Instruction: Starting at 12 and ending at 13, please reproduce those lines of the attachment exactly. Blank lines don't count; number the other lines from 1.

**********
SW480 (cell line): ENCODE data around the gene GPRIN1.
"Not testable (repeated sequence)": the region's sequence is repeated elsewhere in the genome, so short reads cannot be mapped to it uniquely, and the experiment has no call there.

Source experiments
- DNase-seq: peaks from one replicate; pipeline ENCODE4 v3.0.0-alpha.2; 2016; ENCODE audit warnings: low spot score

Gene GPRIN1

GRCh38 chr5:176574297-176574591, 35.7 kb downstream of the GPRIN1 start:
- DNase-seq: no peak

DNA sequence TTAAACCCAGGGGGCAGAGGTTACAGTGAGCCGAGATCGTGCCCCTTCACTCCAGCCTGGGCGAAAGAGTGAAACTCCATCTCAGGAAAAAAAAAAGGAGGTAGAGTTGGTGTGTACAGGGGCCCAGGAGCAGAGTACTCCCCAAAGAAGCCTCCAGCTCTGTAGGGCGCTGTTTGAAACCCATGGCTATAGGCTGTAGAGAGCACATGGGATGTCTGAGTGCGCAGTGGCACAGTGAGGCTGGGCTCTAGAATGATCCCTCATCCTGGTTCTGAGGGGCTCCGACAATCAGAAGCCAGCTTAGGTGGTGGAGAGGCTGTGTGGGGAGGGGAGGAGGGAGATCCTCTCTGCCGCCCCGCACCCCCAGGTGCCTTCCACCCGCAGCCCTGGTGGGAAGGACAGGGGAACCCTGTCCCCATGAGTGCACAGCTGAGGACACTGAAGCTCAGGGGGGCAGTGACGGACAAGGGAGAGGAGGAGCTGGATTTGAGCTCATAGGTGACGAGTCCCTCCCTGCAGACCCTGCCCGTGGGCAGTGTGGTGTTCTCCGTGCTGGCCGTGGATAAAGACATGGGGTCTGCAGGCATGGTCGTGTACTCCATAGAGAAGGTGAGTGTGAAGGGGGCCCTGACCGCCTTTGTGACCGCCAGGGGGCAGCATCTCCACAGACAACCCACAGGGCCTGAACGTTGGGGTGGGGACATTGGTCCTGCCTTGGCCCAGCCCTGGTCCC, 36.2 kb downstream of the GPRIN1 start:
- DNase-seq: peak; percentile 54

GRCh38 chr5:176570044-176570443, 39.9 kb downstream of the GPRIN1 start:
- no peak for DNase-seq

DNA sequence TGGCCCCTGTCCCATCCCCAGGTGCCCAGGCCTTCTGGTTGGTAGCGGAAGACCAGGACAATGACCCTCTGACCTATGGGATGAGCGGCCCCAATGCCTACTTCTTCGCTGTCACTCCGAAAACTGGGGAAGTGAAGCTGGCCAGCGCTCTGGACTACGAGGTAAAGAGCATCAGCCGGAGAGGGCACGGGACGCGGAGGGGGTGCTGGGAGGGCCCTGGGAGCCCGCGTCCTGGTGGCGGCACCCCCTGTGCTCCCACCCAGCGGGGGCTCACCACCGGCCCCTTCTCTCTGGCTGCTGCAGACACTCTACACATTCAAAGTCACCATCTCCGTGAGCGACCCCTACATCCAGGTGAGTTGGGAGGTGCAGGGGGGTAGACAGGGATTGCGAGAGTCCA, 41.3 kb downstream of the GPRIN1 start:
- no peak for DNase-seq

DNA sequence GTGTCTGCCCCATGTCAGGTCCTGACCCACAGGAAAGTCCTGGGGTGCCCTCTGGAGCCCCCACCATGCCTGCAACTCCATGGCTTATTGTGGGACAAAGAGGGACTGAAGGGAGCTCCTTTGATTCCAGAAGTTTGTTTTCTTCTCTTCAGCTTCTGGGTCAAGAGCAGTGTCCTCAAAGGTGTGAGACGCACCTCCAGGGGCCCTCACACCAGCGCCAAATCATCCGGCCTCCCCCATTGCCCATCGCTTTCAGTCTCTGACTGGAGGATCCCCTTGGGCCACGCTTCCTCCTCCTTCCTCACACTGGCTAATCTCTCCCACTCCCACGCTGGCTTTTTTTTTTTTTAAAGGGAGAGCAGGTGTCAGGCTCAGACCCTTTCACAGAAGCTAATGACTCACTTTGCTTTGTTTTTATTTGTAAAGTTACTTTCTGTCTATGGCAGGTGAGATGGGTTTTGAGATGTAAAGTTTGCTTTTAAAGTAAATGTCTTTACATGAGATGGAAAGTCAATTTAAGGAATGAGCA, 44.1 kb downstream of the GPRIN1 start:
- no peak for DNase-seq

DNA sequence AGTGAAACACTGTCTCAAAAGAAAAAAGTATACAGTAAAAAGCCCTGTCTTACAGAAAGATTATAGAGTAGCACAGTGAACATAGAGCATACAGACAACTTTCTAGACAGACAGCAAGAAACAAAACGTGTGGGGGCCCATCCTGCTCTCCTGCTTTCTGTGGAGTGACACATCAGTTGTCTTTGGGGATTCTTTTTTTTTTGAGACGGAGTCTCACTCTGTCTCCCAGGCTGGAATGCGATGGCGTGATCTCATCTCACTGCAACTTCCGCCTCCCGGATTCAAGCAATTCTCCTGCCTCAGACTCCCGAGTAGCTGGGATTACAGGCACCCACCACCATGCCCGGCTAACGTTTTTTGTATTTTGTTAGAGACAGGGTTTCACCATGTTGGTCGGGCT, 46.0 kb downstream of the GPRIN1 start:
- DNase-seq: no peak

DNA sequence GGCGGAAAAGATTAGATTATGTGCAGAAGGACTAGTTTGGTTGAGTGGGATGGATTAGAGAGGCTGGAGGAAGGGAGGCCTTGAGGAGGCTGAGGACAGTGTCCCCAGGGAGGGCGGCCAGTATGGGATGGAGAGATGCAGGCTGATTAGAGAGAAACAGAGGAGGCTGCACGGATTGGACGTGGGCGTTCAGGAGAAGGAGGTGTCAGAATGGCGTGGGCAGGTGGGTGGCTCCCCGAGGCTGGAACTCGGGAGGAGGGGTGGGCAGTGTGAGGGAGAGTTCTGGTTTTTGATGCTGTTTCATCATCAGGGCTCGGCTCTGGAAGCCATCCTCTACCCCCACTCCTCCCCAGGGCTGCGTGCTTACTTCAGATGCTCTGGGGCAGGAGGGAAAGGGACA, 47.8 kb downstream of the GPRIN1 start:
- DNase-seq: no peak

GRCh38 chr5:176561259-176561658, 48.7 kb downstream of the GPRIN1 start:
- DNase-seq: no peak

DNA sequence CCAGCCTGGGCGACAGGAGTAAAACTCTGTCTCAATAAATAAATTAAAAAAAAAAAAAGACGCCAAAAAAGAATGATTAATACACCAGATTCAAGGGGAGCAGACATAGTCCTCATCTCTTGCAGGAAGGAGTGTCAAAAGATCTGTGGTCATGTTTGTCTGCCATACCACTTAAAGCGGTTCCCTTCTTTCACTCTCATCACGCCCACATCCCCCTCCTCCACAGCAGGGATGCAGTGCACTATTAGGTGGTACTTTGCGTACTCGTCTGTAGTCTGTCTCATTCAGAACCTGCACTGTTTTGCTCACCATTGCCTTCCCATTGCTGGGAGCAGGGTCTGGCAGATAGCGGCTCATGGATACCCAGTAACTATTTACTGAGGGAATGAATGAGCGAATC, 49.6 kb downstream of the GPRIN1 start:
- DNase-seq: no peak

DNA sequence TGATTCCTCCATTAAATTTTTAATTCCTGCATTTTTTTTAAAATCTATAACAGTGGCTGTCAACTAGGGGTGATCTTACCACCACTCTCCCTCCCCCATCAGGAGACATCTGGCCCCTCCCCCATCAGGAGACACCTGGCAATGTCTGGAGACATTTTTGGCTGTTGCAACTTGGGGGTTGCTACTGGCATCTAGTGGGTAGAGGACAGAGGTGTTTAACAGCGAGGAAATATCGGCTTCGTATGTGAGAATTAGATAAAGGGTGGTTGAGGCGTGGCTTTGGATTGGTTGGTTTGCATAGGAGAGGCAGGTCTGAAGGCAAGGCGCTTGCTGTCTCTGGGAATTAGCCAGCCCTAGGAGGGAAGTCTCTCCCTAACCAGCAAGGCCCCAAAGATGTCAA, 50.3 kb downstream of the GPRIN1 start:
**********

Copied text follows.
DNA sequence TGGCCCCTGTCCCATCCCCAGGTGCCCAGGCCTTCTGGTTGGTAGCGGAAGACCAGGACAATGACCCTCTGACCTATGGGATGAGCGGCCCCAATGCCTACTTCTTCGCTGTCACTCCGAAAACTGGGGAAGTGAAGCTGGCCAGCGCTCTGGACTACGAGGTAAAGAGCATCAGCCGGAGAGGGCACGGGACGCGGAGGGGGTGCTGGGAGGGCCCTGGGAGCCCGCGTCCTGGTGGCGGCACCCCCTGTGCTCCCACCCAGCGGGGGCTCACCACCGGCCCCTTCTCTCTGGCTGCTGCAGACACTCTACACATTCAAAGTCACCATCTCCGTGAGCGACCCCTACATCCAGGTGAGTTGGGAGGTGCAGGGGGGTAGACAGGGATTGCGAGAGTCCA, 41.3 kb downstream of the GPRIN1 start:
- no peak for DNase-seq